A possible Kodak moment: Our visit to Mount Dennis finds a storied community at a crossroads

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Mount Dennis has always been working class, and in a city that’s becoming increasingly gentrified in one way or another, from the Junction to Long Branch, and Ossington to darkest Leslieville, that makes Mount Dennis something special.

There have been factories in Mount Dennis, whose main commercial strip runs along Weston Road roughly between Eglinton and Jane, for decades. The biggest of them was Kodak (which helped define the look and feel of the neighbourhood, building 2,500 homes for workers during its century there). The Kodak plant is the one people outside the neighbourhood sometimes know about, the one whose closure in 2005 led to predictions of disaster. But there were others before: Continental Can, Double D electrical, Johnson Matthew and Jack Greedy excavating, to name a few. Irving Tissue, formerly the Royale Tissue plant, is still there, just north of Jane, a reminder of the sort of industrial landscape butted right up against the residential neighbourhoods where many of the workers lived that used to define Mount Dennis. These days, with the factories mostly gone the place can seem like a margin without a centre. But only if you don’t look too closely.

Like the Dupont strip, another example of the now mostly extinct breed of urban industrial neighbourhoods, Mount Dennis has to find some new direction. Dupont’s future is being subsumed into the Annex, with bakeries and caf├ęs opening where peanut factories and type foundries used to be. But there’s no Annex near Mount Dennis. The Junction’s not that far south, but it’s only just getting on its feet itself after walking the wilderness of its own post-railway career and has no aegis yet to spare.

But disaster? It depends how you define the word. It’s a neighbourhood with history, much of its still in evidence, but one that’s moving away from its roots and has yet to find much fertile ground. New plans from Metrolinx for the Kodak lands, a potential LRT stop and nearby developments are may redefine Mount Dennis place in Toronto for the better.

There are vacant storefronts. One of the more popular spots is the Coffee Time at Weston and Ray Avenue, where sandwiches and meat patties seem to outsell doughnuts. The outlet has a bank of four computers with Internet access for $1 for 30 minutes, $1.50 for an hour. On my three visits, they were well used. The low-rent housing on the northeast side of the diagonal strip, much of it just behind Coffee Time, houses a local population whose diversity is defined not only by race but by class.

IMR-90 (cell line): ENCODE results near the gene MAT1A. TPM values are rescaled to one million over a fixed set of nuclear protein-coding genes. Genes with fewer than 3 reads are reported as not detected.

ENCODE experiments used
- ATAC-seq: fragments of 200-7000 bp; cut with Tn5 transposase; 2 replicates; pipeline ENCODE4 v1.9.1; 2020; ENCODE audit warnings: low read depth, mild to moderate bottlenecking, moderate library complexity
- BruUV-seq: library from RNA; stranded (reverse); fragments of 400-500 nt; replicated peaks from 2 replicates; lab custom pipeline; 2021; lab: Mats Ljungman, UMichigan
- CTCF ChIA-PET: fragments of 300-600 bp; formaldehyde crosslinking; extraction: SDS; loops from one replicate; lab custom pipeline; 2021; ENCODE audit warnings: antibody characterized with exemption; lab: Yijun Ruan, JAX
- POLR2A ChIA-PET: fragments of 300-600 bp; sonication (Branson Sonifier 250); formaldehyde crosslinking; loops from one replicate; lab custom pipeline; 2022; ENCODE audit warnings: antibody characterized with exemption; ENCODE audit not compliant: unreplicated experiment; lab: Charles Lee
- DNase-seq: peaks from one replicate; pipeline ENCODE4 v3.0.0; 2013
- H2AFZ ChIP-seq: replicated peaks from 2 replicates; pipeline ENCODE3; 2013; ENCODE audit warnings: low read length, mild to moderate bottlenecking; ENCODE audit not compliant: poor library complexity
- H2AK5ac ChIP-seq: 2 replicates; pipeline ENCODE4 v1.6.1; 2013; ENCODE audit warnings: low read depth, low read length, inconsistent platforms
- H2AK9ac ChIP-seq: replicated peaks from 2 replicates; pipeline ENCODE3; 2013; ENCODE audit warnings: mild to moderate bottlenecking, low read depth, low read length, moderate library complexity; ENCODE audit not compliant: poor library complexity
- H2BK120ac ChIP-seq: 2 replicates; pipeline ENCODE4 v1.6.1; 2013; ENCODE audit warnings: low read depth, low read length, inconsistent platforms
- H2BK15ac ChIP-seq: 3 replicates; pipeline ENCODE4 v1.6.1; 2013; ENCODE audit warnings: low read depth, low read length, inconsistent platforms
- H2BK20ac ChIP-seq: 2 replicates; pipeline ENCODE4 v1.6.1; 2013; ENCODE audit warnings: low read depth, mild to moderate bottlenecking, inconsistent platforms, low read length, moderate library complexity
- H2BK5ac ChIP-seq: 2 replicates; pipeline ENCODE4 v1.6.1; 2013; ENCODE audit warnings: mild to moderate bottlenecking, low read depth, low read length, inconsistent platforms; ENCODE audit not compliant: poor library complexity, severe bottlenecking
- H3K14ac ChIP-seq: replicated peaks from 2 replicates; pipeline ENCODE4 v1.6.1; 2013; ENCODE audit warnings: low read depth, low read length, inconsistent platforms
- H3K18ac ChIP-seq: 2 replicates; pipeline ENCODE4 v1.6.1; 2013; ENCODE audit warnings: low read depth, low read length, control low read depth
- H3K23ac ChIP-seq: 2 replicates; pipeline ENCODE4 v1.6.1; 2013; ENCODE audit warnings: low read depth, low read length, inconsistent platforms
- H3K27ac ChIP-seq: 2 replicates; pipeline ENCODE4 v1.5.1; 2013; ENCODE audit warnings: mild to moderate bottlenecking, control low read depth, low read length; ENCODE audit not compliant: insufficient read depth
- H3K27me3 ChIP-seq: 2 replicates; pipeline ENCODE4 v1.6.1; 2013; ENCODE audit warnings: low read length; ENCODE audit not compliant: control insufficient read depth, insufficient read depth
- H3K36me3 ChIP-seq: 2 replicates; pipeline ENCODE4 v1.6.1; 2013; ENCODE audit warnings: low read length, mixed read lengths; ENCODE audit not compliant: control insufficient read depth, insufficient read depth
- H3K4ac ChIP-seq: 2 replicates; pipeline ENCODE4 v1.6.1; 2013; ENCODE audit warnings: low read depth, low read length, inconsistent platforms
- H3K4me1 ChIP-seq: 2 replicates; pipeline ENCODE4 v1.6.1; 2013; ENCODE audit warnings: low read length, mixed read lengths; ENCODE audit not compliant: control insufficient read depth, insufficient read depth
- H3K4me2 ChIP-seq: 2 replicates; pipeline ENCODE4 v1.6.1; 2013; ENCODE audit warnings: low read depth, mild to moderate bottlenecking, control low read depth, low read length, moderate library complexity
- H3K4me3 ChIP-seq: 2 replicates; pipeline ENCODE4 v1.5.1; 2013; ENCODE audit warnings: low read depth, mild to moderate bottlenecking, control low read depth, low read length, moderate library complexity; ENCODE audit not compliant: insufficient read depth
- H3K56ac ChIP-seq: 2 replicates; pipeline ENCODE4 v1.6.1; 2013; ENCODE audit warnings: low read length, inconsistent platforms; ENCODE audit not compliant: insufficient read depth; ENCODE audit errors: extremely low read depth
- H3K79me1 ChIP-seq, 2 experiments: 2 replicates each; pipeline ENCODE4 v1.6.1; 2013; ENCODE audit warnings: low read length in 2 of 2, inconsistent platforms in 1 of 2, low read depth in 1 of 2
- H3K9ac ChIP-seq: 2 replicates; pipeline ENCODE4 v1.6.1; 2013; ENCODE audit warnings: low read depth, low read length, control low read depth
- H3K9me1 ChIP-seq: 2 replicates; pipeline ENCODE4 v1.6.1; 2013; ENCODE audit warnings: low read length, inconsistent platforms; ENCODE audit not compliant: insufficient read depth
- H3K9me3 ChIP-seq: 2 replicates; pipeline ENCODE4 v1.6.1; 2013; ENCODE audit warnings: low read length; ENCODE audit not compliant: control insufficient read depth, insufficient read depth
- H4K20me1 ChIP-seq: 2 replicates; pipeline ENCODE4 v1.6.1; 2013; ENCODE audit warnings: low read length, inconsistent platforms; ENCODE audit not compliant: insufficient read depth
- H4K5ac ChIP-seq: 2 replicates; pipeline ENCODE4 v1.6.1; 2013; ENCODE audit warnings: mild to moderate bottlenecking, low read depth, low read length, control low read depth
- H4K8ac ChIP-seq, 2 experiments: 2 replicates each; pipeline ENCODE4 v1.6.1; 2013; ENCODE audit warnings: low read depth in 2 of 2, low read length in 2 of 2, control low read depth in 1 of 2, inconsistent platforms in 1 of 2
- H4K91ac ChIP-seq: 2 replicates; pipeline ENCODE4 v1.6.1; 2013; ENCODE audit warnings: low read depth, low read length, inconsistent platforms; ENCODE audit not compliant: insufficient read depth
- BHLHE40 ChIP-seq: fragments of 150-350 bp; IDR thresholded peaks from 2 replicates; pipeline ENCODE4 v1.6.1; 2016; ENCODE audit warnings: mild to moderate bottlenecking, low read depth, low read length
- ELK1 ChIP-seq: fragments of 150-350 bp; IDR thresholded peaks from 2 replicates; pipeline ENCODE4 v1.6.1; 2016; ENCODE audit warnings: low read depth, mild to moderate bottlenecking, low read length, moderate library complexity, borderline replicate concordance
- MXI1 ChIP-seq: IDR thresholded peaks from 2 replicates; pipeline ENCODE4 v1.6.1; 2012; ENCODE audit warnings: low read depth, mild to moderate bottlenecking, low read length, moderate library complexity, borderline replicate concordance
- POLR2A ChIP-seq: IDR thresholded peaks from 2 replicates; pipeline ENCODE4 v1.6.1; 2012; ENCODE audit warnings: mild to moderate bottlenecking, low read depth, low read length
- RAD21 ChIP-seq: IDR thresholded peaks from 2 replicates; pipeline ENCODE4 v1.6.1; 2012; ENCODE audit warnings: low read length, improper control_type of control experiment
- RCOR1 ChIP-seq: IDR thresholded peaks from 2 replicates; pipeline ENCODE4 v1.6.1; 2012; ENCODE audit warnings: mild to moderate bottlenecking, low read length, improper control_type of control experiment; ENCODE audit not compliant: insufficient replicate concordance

According to 2006 Statistics Canada numbers, the number of visible minorities and recent immigrants are higher in Mount Dennis than much of the rest of this diverse city. So is the number of homes where neither English nor French is the primary language. Spanish is the top non-official language in the area, some of it Latin American, some of it Caribbean, which is well ahead of runners up Portuguese, Vietnamese, Somali and Korean.

From 2001 to 2006, Africans topped the list of recent immigrants to Mount Dennis, followed by Europe, Caribbean and Bermuda, South America and Southern Asia. But the neighbourhood has been reshaped by every wave of immigrants that Toronto has experienced, with Europeans making up the largest ethnic group (3,615), followed by Caribbean (2,295), African (1,980) and East and Southeast Asian (1,835). Compared to the rest of Toronto, the number of renters and single-parent families is much higher, as is the number of dwellings requiring major repairs. Incidents of low income increased between 2001 and 2006, with 29.7 percent of economic families, 48.2 percent of individuals and 31.7 percent of private households being considered to be low income. Grouped by income levels, the largest cohort is the $30,000-$39,000, but the second largest group earns less than $10,000. So it makes sense that the neighbourhood is one of Toronto’spriority areas, calling for greater investment in city services.

 

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